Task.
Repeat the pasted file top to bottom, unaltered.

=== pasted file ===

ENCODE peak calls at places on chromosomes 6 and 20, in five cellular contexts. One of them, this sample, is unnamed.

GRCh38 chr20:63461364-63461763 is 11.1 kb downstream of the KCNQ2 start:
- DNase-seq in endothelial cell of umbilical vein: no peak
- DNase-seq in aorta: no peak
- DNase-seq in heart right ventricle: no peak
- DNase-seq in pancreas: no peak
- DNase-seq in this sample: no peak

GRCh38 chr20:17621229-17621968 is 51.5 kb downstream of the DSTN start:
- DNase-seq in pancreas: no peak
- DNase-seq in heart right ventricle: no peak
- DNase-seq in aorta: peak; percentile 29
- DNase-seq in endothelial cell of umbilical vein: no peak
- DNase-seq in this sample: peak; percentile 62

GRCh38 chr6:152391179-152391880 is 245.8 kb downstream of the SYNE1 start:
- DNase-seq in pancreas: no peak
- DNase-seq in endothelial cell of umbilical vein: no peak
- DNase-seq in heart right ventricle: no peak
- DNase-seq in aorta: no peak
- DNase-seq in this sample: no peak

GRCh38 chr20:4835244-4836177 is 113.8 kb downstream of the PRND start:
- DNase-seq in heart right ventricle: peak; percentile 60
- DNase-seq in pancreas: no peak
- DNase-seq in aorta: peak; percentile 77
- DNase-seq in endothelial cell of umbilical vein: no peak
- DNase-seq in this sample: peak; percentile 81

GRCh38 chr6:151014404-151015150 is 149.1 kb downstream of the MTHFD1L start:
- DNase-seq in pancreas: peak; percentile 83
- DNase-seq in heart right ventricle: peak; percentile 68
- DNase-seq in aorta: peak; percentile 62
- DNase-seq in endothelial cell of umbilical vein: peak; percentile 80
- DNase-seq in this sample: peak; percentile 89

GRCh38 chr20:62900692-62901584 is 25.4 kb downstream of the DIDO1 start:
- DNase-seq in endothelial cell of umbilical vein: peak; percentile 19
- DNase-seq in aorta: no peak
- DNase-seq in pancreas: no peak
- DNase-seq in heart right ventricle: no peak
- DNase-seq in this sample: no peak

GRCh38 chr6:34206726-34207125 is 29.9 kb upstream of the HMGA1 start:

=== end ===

ENCODE peak calls at places on chromosomes 6 and 20, in five cellular contexts. One of them, this sample, is unnamed.

GRCh38 chr20:63461364-63461763 is 11.1 kb downstream of the KCNQ2 start:
- DNase-seq in endothelial cell of umbilical vein: no peak
- DNase-seq in aorta: no peak
- DNase-seq in heart right ventricle: no peak
- DNase-seq in pancreas: no peak
- DNase-seq in this sample: no peak

GRCh38 chr20:17621229-17621968 is 51.5 kb downstream of the DSTN start:
- DNase-seq in pancreas: no peak
- DNase-seq in heart right ventricle: no peak
- DNase-seq in aorta: peak; percentile 29
- DNase-seq in endothelial cell of umbilical vein: no peak
- DNase-seq in this sample: peak; percentile 62

GRCh38 chr6:152391179-152391880 is 245.8 kb downstream of the SYNE1 start:
- DNase-seq in pancreas: no peak
- DNase-seq in endothelial cell of umbilical vein: no peak
- DNase-seq in heart right ventricle: no peak
- DNase-seq in aorta: no peak
- DNase-seq in this sample: no peak

GRCh38 chr20:4835244-4836177 is 113.8 kb downstream of the PRND start:
- DNase-seq in heart right ventricle: peak; percentile 60
- DNase-seq in pancreas: no peak
- DNase-seq in aorta: peak; percentile 77
- DNase-seq in endothelial cell of umbilical vein: no peak
- DNase-seq in this sample: peak; percentile 81

GRCh38 chr6:151014404-151015150 is 149.1 kb downstream of the MTHFD1L start:
- DNase-seq in pancreas: peak; percentile 83
- DNase-seq in heart right ventricle: peak; percentile 68
- DNase-seq in aorta: peak; percentile 62
- DNase-seq in endothelial cell of umbilical vein: peak; percentile 80
- DNase-seq in this sample: peak; percentile 89

GRCh38 chr20:62900692-62901584 is 25.4 kb downstream of the DIDO1 start:
- DNase-seq in endothelial cell of umbilical vein: peak; percentile 19
- DNase-seq in aorta: no peak
- DNase-seq in pancreas: no peak
- DNase-seq in heart right ventricle: no peak
- DNase-seq in this sample: no peak

GRCh38 chr6:34206726-34207125 is 29.9 kb upstream of the HMGA1 start: